“I dealt mostly with freshmen and sophomores,” said Gonzales. “At first it was difficult because none of them were professionals. So I had to conduct workshops in the beginning to demonstrate things I want them to do.”
Then there was also the question of materials. Based on his school project, Gonzales wanted to dress up his principal characters in yards and yards of expensive silk brocade.
Gonzales had to junk his original vision and come up with more realistic alternatives to make ends meet. That was when he hit upon the idea of using one of the cheapest fabrics there is —muslin.
To achieve shades and textures, he used three grades of muslin and combined them with such native and abundant materials as raffia, abaca, sinamay and jute (the same material used to make coffee bean sacks).
He also commissioned a Marikina shoemaker to do faux beige espadrilles down to the trademark braided abaca accent. Buying original Spanish-made pairs was out of the question.
“I did minimal dyeing on some fabrics, but everything is still in neutral colors,” he said. “We also used wooden beads and plenty of indigenous materials such as abaca to create shape and linear patterns.”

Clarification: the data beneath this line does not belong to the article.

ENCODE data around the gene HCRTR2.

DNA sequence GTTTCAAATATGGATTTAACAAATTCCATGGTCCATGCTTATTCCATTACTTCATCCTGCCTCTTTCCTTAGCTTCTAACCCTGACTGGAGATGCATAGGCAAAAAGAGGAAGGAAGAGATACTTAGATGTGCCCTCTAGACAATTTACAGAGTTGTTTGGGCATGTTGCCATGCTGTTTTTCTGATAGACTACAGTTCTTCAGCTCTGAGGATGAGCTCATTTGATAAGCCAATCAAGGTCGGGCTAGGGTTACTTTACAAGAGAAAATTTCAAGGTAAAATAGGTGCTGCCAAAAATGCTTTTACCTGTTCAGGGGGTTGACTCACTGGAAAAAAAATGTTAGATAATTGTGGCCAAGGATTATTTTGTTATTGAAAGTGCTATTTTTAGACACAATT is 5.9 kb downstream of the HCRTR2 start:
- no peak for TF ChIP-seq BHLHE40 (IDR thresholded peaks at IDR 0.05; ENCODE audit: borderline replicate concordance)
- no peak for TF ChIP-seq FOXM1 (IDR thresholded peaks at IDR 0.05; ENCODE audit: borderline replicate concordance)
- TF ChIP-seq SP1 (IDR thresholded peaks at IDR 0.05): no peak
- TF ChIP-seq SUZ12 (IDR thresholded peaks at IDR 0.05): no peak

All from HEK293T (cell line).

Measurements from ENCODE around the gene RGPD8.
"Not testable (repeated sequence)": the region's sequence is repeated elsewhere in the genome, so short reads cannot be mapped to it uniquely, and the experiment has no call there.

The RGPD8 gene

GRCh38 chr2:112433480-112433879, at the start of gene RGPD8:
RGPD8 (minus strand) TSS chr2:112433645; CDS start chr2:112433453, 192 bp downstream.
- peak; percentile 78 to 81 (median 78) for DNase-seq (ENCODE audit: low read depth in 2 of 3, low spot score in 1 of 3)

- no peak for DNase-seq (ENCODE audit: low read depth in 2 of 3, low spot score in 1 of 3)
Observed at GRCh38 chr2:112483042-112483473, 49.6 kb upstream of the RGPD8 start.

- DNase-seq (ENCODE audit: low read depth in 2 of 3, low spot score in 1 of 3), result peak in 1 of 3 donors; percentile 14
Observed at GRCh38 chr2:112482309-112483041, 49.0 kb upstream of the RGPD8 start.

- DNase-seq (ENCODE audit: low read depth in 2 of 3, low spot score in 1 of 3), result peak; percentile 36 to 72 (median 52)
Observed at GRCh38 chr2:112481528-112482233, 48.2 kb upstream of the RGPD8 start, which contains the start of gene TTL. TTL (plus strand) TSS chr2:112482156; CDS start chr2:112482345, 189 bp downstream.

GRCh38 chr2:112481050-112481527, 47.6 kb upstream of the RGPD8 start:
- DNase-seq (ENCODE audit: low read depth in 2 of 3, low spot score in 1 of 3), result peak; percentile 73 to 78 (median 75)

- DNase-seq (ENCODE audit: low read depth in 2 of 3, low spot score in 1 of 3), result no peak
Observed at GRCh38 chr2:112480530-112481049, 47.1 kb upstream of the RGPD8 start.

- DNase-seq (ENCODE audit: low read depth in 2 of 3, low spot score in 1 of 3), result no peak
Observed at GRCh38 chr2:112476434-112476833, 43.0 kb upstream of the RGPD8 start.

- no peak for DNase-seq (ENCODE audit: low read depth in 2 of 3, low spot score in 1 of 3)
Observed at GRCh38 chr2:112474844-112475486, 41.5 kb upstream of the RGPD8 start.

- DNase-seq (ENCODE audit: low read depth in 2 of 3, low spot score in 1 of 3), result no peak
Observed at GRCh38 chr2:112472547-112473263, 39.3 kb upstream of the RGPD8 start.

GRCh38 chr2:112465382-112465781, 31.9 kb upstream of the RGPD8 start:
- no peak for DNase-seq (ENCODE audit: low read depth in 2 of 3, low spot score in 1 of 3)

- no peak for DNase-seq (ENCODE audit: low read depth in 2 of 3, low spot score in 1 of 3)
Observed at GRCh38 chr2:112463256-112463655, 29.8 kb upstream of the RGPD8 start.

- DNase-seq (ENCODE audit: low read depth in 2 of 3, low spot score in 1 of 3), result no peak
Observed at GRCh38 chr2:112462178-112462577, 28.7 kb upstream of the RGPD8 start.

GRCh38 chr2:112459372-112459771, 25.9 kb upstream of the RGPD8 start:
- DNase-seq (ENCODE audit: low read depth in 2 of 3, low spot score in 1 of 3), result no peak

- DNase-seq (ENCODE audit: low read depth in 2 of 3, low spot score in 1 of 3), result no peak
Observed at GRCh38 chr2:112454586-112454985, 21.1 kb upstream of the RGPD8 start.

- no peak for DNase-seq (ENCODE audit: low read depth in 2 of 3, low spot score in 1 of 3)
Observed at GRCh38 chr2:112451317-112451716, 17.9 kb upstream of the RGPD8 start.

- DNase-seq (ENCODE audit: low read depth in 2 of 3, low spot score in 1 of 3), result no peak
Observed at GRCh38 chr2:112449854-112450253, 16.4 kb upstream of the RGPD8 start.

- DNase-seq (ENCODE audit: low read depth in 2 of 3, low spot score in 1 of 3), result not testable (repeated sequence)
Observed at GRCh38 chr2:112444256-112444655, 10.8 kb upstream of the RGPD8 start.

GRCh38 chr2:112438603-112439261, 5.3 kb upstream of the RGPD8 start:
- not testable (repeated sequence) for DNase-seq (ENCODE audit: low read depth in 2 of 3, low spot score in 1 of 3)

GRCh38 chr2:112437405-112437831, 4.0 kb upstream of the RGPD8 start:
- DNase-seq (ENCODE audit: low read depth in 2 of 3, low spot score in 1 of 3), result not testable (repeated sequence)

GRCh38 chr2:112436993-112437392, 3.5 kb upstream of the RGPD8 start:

Gonzales even shunned the use of black, except on some characters who had to wear boots and gloves. By confining his palette to browns and creams, he also couldn’t use certain tried-and-tested shades and nuances to show how bad or good certain characters were.
“So I relied mainly on shapes and textures to differentiate each character,” he said. “In the case of Angelo, the play’s pretentious antagonist, I made him wear different wigs to suggest his duplicity.”
To preserve the play’s “literary integrity,” he chose to remain faithful to the wardrobe’s Elizabethan silhouettes.
There were times when Gonzales had to advance his own money to buy materials. Dulaang UP’s minuscule budget was also supplemented by private donors, including Irene Marcos-Araneta.
If there was one thing good about the development, Gonzales felt that his costumes were able to “bridge the chasm” of Filipinos performing roles clearly meant for Caucasians.
During test performances, for instance, members of the production, including Gonzales, were asked by Cortez to weigh in. He didn’t say much apart from discouraging certain actors from saying their lines with a British accent.
“I always have a problem with Pinoy actors aping British accents and acting like Europeans,” he said. “For one, I usually can’t understand what they’re saying. The effort shows. It’s better if Filipino performers would just embrace who they are.”
As a costume designer, his control over such areas as characterization is limited. But by using indigenous materials to fashion costumes with Western silhouettes, Gonzales hopes to “make it look real for Filipinos.”
“Even if the Filipino actor tries his best to be this foreign character, you could sometimes see his trepidation and limitations,” said Gonzales. “My point is, we shouldn’t hide it anymore. We should make the most out of the material by being who we are.”